Oimachi2




msg:4611885
 1:27 am on Sep 23, 2013 (gmt 0)

And no, this is not a spam site, it's a moving company in Canada.

The only other parameter that decreases bounce rage is having visitors fill out the form to get an estimate.

This is not a website than can benefit from "social"signals ect...

Clients just want a rate and then they leave, period.

So very hard to make them "stay" on the site ;)

lucy24




msg:4611892
 1:57 am on Sep 23, 2013 (gmt 0)

If they don't need to stay, why do you want to pretend they do? Even google must realize that some sites fill their visitors' needs on the first page. It doesn't automatically mean it's a bad site. It could mean it's a very good site.

JD_Toims




msg:4611893
 2:07 am on Sep 23, 2013 (gmt 0)

Google DOES state that bounce rate is an algo parameter.

Source please.

...Google has no clue I'm doing this.

That's absolutely true. Neither does the algo.
[They don't even care.]

@ Lucy24

Even google must realize that some sites fill their visitors' needs on the first page. It doesn't automatically mean it's a bad site. It could mean it's a very good site.

+1 great point! And, interestingly, as I've posted previously I've had more than one page with a +90% bounce rate in the top 3 for multiple queries years.

It's also easy to see they were/are obviously the pages the visitor was looking for based on the queries, so the "manipulating bounce rate to rank higher" argument really doesn't hold much water with me -- Fortunately for me, Google's smart enough to figure out bounce rate can indicate a number of things and is unreliable as an indicator of quality or non-quality.

BillyS




msg:4611894
 2:19 am on Sep 23, 2013 (gmt 0)

Is that possible or just my imagination?
Most definitely yes.
Of course it is...
I think you might be on to something!

[edited by: aakk9999 at 7:15 am (utc) on Sep 23, 2013]

turbocharged




msg:4611897
 2:51 am on Sep 23, 2013 (gmt 0)

Source please.

Google collects the visitor data, crunches the numbers and displays the bounce rate to users for a reason. That reason is to allow webmasters to make improvements to their sites that improve visitor retention. While an unreliable signal it can be, a site's bounce rate may be used by Google in certain conditions where their algorithm deems necessary. I believe this is how Google uses bounce rate data - selectively. Any public commenting on bounce rate usage by Google employees, as it relates to search positions, is likely going to be hard to find if it is part of Google's "secret sauce," as Matt Cutts puts it.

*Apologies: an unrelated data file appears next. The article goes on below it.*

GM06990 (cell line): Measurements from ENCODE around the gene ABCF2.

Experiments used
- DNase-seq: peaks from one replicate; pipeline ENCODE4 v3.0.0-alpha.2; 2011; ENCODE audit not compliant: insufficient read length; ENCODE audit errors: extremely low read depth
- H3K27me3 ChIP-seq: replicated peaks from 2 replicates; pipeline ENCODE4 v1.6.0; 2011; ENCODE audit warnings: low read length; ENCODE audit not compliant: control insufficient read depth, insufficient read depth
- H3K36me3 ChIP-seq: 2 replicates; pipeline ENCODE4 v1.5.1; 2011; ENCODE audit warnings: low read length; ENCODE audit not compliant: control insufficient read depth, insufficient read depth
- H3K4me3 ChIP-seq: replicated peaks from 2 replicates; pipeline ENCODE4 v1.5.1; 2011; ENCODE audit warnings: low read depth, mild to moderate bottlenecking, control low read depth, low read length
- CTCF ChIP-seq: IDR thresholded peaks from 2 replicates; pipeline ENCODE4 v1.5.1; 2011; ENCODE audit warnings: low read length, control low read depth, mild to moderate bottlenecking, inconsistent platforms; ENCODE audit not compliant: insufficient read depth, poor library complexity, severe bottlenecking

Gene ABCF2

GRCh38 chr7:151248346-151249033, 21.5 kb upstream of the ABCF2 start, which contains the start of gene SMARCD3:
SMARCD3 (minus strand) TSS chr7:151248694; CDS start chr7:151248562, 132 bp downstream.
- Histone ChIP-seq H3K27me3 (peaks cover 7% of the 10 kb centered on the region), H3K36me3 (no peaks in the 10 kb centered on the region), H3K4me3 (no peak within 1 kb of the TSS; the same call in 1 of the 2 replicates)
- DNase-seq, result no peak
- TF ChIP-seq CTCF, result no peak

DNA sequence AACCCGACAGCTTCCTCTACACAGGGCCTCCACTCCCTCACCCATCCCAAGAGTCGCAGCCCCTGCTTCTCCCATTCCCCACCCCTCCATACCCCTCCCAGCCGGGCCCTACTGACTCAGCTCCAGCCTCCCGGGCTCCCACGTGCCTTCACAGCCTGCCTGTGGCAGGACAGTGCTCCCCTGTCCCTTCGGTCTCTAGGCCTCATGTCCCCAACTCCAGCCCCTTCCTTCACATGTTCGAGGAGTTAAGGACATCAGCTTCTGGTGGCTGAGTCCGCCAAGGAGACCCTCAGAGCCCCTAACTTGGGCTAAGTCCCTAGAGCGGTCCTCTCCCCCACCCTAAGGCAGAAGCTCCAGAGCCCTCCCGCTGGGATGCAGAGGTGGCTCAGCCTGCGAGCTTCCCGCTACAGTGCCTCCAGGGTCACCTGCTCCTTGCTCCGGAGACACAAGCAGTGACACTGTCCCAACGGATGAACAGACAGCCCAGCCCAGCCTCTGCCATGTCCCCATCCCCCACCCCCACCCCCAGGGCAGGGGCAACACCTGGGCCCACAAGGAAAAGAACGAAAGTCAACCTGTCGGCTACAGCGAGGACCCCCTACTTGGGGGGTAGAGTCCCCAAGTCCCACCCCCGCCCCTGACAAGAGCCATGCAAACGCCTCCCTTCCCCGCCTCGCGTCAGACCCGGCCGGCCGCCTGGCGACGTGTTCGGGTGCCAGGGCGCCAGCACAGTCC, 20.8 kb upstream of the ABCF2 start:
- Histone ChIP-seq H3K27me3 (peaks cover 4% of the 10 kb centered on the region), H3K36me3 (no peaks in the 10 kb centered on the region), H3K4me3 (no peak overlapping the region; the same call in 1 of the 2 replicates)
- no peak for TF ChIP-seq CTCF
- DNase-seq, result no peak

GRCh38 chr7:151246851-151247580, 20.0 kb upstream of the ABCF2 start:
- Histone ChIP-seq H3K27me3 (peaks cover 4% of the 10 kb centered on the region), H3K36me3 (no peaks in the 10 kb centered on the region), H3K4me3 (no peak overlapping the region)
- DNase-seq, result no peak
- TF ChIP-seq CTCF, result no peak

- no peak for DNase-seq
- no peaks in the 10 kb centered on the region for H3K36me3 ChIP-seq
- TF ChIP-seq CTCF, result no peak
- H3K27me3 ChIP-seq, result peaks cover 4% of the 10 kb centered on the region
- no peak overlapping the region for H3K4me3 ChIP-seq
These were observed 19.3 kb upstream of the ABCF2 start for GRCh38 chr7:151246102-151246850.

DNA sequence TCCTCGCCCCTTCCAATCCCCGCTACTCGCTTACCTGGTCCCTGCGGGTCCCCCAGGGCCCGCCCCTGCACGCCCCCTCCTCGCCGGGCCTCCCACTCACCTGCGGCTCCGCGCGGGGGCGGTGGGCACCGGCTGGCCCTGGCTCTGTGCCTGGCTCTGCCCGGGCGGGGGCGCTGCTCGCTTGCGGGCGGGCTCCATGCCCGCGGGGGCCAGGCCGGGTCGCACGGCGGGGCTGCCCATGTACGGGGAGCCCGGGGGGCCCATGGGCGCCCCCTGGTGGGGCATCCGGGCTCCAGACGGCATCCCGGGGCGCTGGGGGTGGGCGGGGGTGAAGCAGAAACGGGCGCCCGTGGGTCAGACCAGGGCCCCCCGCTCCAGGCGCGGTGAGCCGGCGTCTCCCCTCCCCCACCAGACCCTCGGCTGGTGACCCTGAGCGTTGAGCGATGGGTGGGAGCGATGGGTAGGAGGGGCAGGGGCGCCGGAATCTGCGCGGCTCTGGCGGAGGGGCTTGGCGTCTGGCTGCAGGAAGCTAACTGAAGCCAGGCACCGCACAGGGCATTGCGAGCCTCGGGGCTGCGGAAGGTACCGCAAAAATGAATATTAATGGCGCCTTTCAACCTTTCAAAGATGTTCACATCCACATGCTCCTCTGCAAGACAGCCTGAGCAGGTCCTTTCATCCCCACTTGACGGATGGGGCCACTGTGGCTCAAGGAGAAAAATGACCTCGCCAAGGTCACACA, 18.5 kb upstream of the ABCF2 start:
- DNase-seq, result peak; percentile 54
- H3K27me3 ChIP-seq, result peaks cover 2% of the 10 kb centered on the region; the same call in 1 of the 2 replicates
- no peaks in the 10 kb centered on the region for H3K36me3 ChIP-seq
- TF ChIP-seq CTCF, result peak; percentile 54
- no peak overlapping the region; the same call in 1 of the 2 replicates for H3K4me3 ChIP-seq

Where some of the black hats are using these types of bounce rate improvement services, I've seen enough testimonials from their buyers to indicate it may impact search positions. But without knowing what else they may be doing, and the types of sites they have, it is not conclusive evidence to form a concrete opinion. Regardless, these types of services are far more than one guy and a proxy. These services are built on networks where each participant "helps" another. Since there are no links, cloaking or other flagrant violations of Google's guidelines, these participants feel safe in what they are doing and most report some level of "success."

If you drill down into your own analytics, you may find that some of the keywords you are ranking better for tend to have a good bounce rate. Whether this is just a coincidence or evidence of a link between search positions and bounce rates is in the eyes of the beholder. When it comes to Google's secret sauce, I don't think they will talk much about it and would be compelled to offer either vague or misinformation to the public. I think Google learned their lesson from discussing too much publicly about links/anchor text and do not want to repeat the same mistake twice.

JD_Toims




msg:4611898
 3:03 am on Sep 23, 2013 (gmt 0)

When it comes to Google's secret sauce, I don't think they will talk much about it and would be compelled to offer either vague or misinformation to the public. I think Google learned their lesson from discussing too much publicly about links/anchor text and do not want to repeat the same mistake twice.

So the following statement I quoted when asking for the source is false, correct?

Google DOES state that bounce rate is an algo parameter.